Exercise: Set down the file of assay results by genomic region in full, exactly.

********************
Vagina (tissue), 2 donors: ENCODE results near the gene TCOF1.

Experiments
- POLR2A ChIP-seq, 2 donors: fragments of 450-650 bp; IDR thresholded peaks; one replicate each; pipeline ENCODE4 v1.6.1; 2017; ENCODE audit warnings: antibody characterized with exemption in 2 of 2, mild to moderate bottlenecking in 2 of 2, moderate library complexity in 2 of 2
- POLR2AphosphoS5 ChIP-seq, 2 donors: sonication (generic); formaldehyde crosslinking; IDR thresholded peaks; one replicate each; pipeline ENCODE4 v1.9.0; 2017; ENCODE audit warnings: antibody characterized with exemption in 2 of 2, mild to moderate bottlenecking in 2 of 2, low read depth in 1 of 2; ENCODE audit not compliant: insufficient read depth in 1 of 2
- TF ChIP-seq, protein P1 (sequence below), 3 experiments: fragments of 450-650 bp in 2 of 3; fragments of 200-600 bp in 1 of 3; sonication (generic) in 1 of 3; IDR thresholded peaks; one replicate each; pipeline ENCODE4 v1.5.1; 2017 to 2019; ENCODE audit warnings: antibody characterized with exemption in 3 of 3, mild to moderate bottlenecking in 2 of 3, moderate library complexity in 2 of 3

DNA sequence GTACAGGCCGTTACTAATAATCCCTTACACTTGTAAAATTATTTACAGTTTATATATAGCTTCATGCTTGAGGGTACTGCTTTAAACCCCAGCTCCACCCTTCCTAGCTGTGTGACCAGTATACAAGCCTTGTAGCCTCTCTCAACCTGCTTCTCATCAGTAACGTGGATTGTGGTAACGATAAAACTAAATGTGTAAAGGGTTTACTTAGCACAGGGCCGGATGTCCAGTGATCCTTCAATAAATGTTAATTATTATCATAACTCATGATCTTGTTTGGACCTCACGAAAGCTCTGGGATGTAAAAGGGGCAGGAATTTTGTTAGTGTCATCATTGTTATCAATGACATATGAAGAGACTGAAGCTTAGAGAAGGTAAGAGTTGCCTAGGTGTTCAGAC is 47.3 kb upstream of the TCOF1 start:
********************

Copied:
Vagina (tissue), 2 donors: ENCODE results near the gene TCOF1.

Experiments
- POLR2A ChIP-seq, 2 donors: fragments of 450-650 bp; IDR thresholded peaks; one replicate each; pipeline ENCODE4 v1.6.1; 2017; ENCODE audit warnings: antibody characterized with exemption in 2 of 2, mild to moderate bottlenecking in 2 of 2, moderate library complexity in 2 of 2
- POLR2AphosphoS5 ChIP-seq, 2 donors: sonication (generic); formaldehyde crosslinking; IDR thresholded peaks; one replicate each; pipeline ENCODE4 v1.9.0; 2017; ENCODE audit warnings: antibody characterized with exemption in 2 of 2, mild to moderate bottlenecking in 2 of 2, low read depth in 1 of 2; ENCODE audit not compliant: insufficient read depth in 1 of 2
- TF ChIP-seq, protein P1 (sequence below), 3 experiments: fragments of 450-650 bp in 2 of 3; fragments of 200-600 bp in 1 of 3; sonication (generic) in 1 of 3; IDR thresholded peaks; one replicate each; pipeline ENCODE4 v1.5.1; 2017 to 2019; ENCODE audit warnings: antibody characterized with exemption in 3 of 3, mild to moderate bottlenecking in 2 of 3, moderate library complexity in 2 of 3

DNA sequence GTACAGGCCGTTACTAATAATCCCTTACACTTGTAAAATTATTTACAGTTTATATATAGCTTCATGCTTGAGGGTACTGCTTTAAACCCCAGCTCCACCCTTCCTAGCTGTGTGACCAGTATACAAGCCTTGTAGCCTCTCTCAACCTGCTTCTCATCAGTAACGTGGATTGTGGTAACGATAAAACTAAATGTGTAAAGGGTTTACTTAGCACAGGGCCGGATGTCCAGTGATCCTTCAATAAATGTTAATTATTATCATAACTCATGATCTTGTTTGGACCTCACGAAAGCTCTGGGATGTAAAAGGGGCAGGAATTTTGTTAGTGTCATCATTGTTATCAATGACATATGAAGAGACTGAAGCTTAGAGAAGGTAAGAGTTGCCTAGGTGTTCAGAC is 47.3 kb upstream of the TCOF1 start: